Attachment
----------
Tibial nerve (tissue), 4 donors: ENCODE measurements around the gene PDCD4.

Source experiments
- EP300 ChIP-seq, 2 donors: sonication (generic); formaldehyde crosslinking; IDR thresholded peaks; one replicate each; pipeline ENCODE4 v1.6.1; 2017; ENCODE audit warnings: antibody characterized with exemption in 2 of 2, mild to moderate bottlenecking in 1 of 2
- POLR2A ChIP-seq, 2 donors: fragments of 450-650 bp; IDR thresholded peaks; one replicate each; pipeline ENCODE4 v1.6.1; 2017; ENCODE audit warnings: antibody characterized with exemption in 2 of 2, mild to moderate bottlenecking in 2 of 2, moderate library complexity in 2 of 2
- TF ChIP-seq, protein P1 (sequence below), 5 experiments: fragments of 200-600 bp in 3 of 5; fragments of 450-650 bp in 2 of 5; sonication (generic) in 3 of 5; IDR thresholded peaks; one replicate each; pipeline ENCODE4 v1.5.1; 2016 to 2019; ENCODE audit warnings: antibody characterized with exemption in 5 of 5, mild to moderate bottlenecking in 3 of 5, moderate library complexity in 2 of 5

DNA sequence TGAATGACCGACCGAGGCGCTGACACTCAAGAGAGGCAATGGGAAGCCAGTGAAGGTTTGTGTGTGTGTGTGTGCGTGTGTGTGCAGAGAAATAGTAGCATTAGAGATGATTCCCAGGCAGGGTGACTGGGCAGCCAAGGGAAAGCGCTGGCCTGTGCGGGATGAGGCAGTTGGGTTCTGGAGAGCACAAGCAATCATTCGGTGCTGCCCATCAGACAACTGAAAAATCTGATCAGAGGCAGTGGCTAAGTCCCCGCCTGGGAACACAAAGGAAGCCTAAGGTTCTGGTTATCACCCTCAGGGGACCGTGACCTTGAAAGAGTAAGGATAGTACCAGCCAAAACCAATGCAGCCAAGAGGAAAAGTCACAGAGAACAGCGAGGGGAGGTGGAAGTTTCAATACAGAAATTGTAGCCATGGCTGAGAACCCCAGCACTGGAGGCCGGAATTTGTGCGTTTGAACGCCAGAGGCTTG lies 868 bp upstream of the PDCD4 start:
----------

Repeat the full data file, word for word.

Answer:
Tibial nerve (tissue), 4 donors: ENCODE measurements around the gene PDCD4.

Source experiments
- EP300 ChIP-seq, 2 donors: sonication (generic); formaldehyde crosslinking; IDR thresholded peaks; one replicate each; pipeline ENCODE4 v1.6.1; 2017; ENCODE audit warnings: antibody characterized with exemption in 2 of 2, mild to moderate bottlenecking in 1 of 2
- POLR2A ChIP-seq, 2 donors: fragments of 450-650 bp; IDR thresholded peaks; one replicate each; pipeline ENCODE4 v1.6.1; 2017; ENCODE audit warnings: antibody characterized with exemption in 2 of 2, mild to moderate bottlenecking in 2 of 2, moderate library complexity in 2 of 2
- TF ChIP-seq, protein P1 (sequence below), 5 experiments: fragments of 200-600 bp in 3 of 5; fragments of 450-650 bp in 2 of 5; sonication (generic) in 3 of 5; IDR thresholded peaks; one replicate each; pipeline ENCODE4 v1.5.1; 2016 to 2019; ENCODE audit warnings: antibody characterized with exemption in 5 of 5, mild to moderate bottlenecking in 3 of 5, moderate library complexity in 2 of 5

DNA sequence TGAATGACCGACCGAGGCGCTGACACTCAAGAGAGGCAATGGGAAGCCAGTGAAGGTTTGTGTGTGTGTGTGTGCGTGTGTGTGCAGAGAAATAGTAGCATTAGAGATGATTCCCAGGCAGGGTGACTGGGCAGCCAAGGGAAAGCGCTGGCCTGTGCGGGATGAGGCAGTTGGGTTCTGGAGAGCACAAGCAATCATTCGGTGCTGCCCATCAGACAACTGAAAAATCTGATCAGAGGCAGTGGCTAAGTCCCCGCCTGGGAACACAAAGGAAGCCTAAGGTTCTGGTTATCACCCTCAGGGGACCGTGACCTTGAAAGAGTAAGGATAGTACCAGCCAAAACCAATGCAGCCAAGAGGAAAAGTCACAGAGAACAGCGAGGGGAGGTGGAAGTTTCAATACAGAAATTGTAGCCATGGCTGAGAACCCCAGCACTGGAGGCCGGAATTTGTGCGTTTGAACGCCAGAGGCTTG lies 868 bp upstream of the PDCD4 start: